Class action lawsuits are a staple in the American court system. The notion that there is strength in numbers is shown in the extraordinarily large settlements that come from these cases. In recent years, there has been a significant increase in class action suits involving internet-based companies (e.g., Facebook, Google, Tumblr, Instagram, or MySpace).
As consumers spend more time on the Internet, sharing their work, preferences, and private information, there is a growing potential for internet law violations. Since numerous consumers engage in same or similar activities, e.g., use email to send/receive information, a single violation implicates the rights of a large group of consumers. In turn, this sparks a class action suit.
How Are Class Action Lawsuits Different From Other Suits?
First, this type of lawsuit is different from the typical suit because of the number of parties involved. A class action lawsuit involves a set of circumstances where the plaintiffs consist of a group that have experienced a similar type of harm. This group can consist of individuals or corporate parties. Filing requirements depend on whether the plaintiffs file the suit in state court or federal court. Additionally, each state has different requirements to qualify for class action certification. While most states have adopted procedural rules similar to federal rules, some states, like California, have very different class action requirements. Since these cases involve such large groups of people, they bring the added threat of exposure to high profile parties. In the case of Internet-based cases, entities such as Google, Yahoo, Facebook, and several others have experienced unwanted publicity for their involvement in these suits. Typically, once a class action lawsuit is underway, the parties will send out a legal notice to anyone who may be affected and anyone who may have a claim in the lawsuit. These parties then have the option to join the class action, waive their interests, or hire their own legal counsel. By choosing to waive out of the suit, you may also waive any right to bring a similar suit against the same company in the future. The specifics depend on the content of the legal notice.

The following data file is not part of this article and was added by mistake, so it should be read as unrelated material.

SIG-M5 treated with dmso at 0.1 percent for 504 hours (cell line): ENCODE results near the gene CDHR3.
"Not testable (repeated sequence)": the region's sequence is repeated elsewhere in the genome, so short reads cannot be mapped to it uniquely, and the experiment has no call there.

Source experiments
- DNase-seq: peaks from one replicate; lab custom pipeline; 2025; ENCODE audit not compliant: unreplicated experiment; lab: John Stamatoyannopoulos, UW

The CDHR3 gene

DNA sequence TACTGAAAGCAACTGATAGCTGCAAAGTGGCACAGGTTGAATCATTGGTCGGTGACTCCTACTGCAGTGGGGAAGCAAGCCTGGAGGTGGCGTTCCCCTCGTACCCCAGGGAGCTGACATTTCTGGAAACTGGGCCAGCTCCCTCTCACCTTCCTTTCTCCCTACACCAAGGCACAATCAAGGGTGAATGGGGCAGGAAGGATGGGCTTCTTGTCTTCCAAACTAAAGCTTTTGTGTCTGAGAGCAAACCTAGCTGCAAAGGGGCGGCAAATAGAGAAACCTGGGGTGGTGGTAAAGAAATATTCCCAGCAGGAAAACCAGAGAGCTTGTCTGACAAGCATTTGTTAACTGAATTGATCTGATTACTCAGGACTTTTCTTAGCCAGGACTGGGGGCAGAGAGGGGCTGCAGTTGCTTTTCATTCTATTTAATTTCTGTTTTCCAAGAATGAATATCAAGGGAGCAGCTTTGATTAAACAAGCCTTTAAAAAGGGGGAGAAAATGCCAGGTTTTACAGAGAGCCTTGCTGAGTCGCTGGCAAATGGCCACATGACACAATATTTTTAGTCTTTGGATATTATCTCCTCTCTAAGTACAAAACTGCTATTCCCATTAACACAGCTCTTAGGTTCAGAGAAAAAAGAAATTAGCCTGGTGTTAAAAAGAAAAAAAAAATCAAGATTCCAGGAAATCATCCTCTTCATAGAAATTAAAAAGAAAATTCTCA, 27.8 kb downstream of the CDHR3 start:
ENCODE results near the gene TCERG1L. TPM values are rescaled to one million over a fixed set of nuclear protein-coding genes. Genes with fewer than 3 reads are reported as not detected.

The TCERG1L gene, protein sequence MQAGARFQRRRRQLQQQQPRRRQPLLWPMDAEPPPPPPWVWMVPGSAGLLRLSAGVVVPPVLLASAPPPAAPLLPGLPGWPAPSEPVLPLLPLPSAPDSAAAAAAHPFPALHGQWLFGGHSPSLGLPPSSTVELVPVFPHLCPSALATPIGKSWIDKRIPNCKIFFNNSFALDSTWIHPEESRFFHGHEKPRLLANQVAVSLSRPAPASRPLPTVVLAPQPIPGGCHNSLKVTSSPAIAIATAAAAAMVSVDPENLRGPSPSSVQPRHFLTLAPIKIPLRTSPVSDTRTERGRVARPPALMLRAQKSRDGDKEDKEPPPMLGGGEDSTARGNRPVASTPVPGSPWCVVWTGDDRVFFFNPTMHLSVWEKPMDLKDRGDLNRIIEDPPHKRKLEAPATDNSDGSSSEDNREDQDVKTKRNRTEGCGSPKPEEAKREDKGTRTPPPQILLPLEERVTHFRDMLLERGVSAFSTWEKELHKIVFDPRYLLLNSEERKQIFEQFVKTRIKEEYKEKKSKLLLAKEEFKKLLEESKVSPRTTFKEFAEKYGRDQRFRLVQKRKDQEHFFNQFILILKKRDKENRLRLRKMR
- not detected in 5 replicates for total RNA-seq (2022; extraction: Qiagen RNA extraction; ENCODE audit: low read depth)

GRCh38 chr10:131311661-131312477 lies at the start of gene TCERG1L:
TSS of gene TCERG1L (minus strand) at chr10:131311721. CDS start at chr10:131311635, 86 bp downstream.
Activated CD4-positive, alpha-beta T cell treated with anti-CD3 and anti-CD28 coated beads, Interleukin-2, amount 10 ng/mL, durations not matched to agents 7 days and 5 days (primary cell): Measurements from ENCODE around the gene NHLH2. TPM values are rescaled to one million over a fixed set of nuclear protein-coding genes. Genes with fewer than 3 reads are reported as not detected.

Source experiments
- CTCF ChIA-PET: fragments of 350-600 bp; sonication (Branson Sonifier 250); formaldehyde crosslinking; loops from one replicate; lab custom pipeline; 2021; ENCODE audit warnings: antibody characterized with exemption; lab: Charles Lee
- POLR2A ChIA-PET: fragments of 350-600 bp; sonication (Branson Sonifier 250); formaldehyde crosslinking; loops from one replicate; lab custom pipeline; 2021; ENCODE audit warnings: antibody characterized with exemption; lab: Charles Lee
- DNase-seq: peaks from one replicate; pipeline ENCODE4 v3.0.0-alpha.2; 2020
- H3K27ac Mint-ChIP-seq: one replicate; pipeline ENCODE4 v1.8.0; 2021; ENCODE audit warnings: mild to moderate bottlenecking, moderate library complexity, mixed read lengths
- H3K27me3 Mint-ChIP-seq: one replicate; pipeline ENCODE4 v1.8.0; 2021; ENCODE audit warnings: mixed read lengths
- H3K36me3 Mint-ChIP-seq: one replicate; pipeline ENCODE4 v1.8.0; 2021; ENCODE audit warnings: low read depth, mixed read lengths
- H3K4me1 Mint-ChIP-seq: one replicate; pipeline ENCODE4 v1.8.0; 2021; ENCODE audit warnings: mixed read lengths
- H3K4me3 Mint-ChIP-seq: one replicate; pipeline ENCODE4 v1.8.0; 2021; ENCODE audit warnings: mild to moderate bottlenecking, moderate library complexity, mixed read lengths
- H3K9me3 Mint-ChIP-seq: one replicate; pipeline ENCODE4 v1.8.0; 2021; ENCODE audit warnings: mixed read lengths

How Are Class Action Lawsuits Affecting Internet-Based Companies?
The increase in internet-based class action litigation has targeted high-tech companies for unlawful practices. An example is Fraley v. Facebook. Here, plaintiffs sued Facebook, alleging that it misappropriated or misused its users’ names and preferences to come up with advertisements or “sponsored stories.” Facebook made substantial profits using these ads and selling user preferences to third-parties. The legal issues rested on the fact that Facebook did not have permission from its members to use the information. Furthermore, Facebook did not pay its users any profits from these advertisements. According to California law on misappropriation, it is unlawful to use a person’s “likeness” (e.g., name, voice, photograph, or signature) for advertisement without the person’s consent. As is common with class action suits, the parties ultimately settled out of court. In this case, the settlement was for $20 million dollars. Users who responded to the legal notice and opted into the lawsuit received a portion of this settlement.
At the Law Offices of Salar Atrizadeh, we provide clients with the guidance and legal expertise to protect against internet and cyber law violations. You may contact us to setup a free and confidential consultation.